Snail's Postcard Post

Je Suis Charlie

Thinking of Paris, and sending love.

img_6138img_6139This is one of my favorite sight-seeing postcards. It looks like a perfect Parisian spring day, with boats on the Seine and blossoms on the cherry trees.  

The bridge is the Pont d’Iéna. See the statues at the far end? There are two more at the opposite end, all warriors on horseback that together represent the ancient peoples that shaped France: A Gaul, a Greek, a Roman, and an Arab. Their combined philosophies and industry ultimately gave rise to one of the first modern democratic nations.800px-Cavalier_arabe_pont_d'Iena_RD_amArab warrior on the Left Bank 

img_6112Hermes with Pegasus at the Place de la Concordeimg_6114img_6108img_6109The Pont Neuf with the Court of Cassation and the Conciergerie img_6926img_6137Notre Dame de Lorette church and cemetery (the ridge of trees seen here), with Sacré-Coeur Basilica rising up behind. Notre Dame de Lorette is the largest French military cemetery. Formally called Ablain St. Nazaire French Military Cemetery, it is the resting place of over 40,000 soldiers, mostly from WWI, as three bitter battles took place in the area. North Africans of the 1st Moroccan Division fought in those battles. Those from the Division who died in combat have a special section at Ablain St. Nazaire, with Moorish arch shaped headstones instead of crosses. The headstones all face East. notre-dame-de-lorette-muslim-graves-250(From an informative page Ablain St-Nazaire French Military Cemetery “Notre Dame de Lorette”, France on a WWI history website)

img_6136img_8133The Snail Family’s friend, photographer Cat Gwynn, found this Sacre-Coeur silhouette postcard at the studio shop of screen print artist Victor Gouteyron. img_8144img_6118One of Notre Dame Cathedral’s three rose windows img_6119Nave of Notre Dame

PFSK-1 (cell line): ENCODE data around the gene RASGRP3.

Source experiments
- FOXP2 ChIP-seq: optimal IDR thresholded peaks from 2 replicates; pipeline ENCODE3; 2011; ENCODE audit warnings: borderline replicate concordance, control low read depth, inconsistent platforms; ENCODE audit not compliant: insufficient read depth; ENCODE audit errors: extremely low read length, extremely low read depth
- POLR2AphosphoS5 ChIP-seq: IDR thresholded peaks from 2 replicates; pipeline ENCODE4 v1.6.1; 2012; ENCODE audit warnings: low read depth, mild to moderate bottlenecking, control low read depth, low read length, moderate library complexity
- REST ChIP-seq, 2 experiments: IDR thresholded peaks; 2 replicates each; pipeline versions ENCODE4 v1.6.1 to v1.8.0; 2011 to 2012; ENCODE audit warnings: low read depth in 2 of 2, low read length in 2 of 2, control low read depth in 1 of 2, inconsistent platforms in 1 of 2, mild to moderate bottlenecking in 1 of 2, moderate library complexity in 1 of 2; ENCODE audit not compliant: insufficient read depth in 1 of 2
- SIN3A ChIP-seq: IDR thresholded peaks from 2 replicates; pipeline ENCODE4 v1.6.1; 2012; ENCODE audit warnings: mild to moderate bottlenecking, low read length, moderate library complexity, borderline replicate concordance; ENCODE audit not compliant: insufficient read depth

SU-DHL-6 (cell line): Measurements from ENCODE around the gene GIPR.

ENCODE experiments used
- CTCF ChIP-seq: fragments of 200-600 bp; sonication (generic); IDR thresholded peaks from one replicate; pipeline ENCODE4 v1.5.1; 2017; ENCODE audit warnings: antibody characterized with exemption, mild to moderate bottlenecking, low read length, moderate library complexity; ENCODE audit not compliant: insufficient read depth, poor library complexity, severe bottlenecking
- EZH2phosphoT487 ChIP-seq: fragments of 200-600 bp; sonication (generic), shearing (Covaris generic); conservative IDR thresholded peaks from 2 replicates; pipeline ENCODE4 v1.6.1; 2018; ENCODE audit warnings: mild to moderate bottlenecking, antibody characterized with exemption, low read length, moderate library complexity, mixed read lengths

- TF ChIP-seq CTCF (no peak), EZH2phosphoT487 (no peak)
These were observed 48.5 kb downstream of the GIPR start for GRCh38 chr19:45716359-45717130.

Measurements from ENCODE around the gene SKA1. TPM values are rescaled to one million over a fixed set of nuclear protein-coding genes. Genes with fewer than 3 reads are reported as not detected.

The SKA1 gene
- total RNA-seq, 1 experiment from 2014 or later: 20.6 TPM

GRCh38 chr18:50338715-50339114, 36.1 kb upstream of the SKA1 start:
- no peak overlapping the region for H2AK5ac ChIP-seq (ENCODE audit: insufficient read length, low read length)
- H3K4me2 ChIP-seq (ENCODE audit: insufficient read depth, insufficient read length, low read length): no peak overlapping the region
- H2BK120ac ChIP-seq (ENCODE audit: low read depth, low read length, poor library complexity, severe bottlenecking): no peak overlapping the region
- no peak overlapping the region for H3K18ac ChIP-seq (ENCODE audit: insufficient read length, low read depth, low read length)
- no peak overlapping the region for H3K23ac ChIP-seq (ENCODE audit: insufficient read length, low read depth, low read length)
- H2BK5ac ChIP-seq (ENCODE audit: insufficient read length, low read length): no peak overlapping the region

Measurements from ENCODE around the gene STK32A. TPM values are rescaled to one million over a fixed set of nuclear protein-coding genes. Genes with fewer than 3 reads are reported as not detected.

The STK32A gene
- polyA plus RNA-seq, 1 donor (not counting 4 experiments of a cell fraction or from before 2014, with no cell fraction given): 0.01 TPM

img_6121I love this everyday view (probably from the 1970s) of Notre Dame from Grandma Snail’s collection. img_6120View of Notre Dame from the Square René Viviani, named for the Prime Minister who served the first year of WWI. Viviani sought to protect the rights of socialists and union workers.   img_6115Notre Dame gargoylesimg_6116This photograph was taken by Roger Parry around 1945. The German occupation of France would have just ended. It always seems to me that the gargoyle is taking a timid look over the edge to see if the Nazis are gone. img_6130This Arc de Triomphe view was sent by friends of Grandma and Grandpa Snail’s in 1977.img_6132img_2345“Portrait d’egoutier”Portrait of a sewer worker, from the Paris Sewers Museumimg_6122img_6125It wouldn’t be petit dejeuner without the paper. Here’s to freedom of the press.

Liberté, Egalité, Fraternitéimg_6127

This entry was published on January 12, 2015 at 10:09 pm. It’s filed under Europe and tagged , , , , , , , , , , , , , , , , , , , , , , , , , , , , , , , , , , , , . Bookmark the permalink. Follow any comments here with the RSS feed for this post.

2 thoughts on “Je Suis Charlie

  1. Toni DeVito on said:

    Merci beaucoup, Charlie.  xoxox 

    Toni DeVito

  2. Pingback: Le Quatorze Juillet – The Slush Pile

Leave a Reply

Fill in your details below or click an icon to log in: Logo

You are commenting using your account. Log Out /  Change )

Google+ photo

You are commenting using your Google+ account. Log Out /  Change )

Twitter picture

You are commenting using your Twitter account. Log Out /  Change )

Facebook photo

You are commenting using your Facebook account. Log Out /  Change )


Connecting to %s

%d bloggers like this: